This Shall Never Happen to You

Today I read the end of Matthew 16. I purposefully stopped my prior reading after the “Good Confession” and before Jesus started explaining the next phase of the ministry.

The first half of 16 is full of puzzles that I haven’t solved yet. Who is the rock? What are the keys? Who gets them?

But the second half of 16 is pretty straightforward, albeit surprising. Jesus tells them to keep His Messiah status a secret! Then instead of victory and glory, He is preparing for suffering and death! Then Peter rebukes God! Then Jesus calls Peter Satan! Unbelievable.

I’ve always had a hard time relating to Peter in this moment. How on earth could you not only correct Jesus but rebuke Him? You’re going to put God in His place?! It carries the idea of strong disapproval, not simply correcting a misunderstanding. It feels heated. “God forbid it, Lord! This shall never happen to You.”

But when I read the rest of Jesus’ reply, I realize I say the same thing often—although hopefully not in the same tone.

When it’s not Jesus on His way to Jerusalem, but me, I balk. I must deny myself and take up my cross. I must be willing to lose my life for His sake. I don’t at all believe in asking for trouble, or pursuing suffering, or even use it as a test to see if I’m living a radical enough life. But it seems pretty clear that I should expect suffering. I should be loyal unto death. Or as Jesus said in Matthew 10, if they treat me this way, don’t think you’ll get any better.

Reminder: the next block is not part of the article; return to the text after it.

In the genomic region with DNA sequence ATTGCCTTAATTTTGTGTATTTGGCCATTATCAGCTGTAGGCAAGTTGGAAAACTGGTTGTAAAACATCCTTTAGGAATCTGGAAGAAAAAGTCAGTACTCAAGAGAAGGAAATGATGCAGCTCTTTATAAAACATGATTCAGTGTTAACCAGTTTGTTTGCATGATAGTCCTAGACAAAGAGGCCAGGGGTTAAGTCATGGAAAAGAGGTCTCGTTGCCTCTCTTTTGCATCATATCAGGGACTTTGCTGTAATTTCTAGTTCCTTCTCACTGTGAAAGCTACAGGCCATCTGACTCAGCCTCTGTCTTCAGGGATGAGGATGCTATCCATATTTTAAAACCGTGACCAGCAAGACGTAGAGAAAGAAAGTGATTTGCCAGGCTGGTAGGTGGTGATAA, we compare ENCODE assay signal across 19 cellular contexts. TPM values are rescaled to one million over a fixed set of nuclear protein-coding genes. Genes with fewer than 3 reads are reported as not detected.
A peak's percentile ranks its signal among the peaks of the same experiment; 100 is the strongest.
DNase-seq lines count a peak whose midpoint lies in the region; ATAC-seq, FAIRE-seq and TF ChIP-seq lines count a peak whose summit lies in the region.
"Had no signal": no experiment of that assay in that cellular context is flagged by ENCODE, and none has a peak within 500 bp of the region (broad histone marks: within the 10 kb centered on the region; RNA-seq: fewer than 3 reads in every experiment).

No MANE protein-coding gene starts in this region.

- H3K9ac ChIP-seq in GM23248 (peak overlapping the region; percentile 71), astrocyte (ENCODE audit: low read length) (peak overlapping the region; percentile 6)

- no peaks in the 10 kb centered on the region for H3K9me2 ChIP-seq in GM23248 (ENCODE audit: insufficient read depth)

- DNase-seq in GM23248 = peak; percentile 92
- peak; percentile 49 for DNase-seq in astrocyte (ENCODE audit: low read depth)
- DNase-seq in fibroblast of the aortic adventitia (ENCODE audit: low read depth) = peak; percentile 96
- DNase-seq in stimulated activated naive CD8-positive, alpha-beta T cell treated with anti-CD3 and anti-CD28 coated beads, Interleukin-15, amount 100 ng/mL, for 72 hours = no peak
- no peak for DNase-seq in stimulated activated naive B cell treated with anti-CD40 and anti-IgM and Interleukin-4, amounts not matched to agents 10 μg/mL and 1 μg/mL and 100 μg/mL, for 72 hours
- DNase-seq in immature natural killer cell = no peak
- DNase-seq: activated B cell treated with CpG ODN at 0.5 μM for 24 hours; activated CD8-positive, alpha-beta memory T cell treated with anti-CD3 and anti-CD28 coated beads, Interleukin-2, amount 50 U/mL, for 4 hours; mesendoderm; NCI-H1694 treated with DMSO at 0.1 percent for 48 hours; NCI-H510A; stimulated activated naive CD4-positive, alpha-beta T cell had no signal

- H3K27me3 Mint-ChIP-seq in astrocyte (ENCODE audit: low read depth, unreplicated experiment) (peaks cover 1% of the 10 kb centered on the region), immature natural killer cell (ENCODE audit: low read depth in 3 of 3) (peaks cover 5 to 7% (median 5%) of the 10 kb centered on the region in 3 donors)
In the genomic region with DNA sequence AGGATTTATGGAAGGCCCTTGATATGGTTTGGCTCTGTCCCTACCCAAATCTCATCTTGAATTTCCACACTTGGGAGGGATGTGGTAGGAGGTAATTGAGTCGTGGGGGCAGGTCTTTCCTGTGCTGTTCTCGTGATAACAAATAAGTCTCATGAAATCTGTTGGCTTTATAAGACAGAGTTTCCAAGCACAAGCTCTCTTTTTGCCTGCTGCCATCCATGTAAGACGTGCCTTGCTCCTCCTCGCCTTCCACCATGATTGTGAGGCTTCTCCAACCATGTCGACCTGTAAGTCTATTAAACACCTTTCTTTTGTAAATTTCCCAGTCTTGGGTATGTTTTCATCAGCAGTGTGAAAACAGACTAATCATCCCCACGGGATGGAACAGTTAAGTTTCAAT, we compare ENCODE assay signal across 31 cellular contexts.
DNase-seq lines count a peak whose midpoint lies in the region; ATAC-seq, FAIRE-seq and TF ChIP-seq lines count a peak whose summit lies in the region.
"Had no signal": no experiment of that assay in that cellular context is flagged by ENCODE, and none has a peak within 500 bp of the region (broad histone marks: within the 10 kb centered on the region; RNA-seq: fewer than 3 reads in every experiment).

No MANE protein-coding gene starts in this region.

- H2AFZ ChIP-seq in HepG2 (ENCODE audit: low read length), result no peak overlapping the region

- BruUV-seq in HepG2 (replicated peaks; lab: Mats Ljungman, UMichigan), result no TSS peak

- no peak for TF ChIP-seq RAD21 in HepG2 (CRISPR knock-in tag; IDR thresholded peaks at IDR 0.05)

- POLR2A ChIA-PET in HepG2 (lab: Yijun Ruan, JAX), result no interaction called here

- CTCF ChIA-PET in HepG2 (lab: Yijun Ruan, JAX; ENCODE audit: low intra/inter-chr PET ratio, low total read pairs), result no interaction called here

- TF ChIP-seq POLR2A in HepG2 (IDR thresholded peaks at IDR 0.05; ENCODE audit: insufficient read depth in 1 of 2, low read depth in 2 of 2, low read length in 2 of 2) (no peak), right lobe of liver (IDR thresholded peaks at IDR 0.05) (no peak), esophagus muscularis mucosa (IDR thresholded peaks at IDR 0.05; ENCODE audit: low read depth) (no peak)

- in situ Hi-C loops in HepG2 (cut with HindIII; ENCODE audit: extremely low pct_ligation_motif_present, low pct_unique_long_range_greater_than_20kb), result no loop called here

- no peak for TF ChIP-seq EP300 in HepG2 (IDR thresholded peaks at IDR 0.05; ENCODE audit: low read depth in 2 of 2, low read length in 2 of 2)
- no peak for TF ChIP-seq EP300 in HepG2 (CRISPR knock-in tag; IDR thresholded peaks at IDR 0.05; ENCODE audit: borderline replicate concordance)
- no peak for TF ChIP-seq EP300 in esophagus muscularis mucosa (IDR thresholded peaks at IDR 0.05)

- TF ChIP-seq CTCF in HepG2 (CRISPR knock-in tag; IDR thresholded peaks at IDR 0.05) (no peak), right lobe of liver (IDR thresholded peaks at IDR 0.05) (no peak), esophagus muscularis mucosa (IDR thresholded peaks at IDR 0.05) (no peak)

And this is when it happens. This is when I start sounding like Peter. “God forbid it, Lord! This shall never happen to me.”

I signed up for the life abundant! I signed up for brotherhood and power. I’m here to check my spirit of fear at the door. I signed up to be more than a conqueror. Suffering? Pain? Martyrdom? “This shall never happen to you.”

It turns out I, too, have in mind man’s interests and not God’s.

It’s easy for me to tell Peter he’s off-base, that if Jesus said He’s going to the cross, you don’t challenge it. But it’s much harder to confront the fact that I’m off-base, that if Jesus said I can expect the same, I shouldn’t challenge that, either.

I remember growing up reading books on the End Times and being terrified about the Great Tribulation. I remember being so relieved by the teachings of a pre-tribulation rapture, that I would never have to face that kind of scenario. And in my mind it was because God would never let those awful things happen to one of His children.

But if I understand Scripture, that’s exactly what He did: He let unbearably awful things happen to His one and only Son. The promise is not that Jesus suffered so I won’t have to; the promise is that just as Jesus was raised, I too will be raised. The promise is that God will be with me in my suffering.

I don’t know anything about suffering. The fear I’m describing is a fear of the unknown. But I need to face these fears if I want to follow Christ. (Again, not that I’m volunteering for any particular suffering.) Just as Jesus placed His life in the hands of the Father, so following Him, I must do the same. “Whatever may pass and whatever lies before me.” My life is in the Father’s hands, and He will not abandon me.

If you are in Christ, He will not abandon you either.

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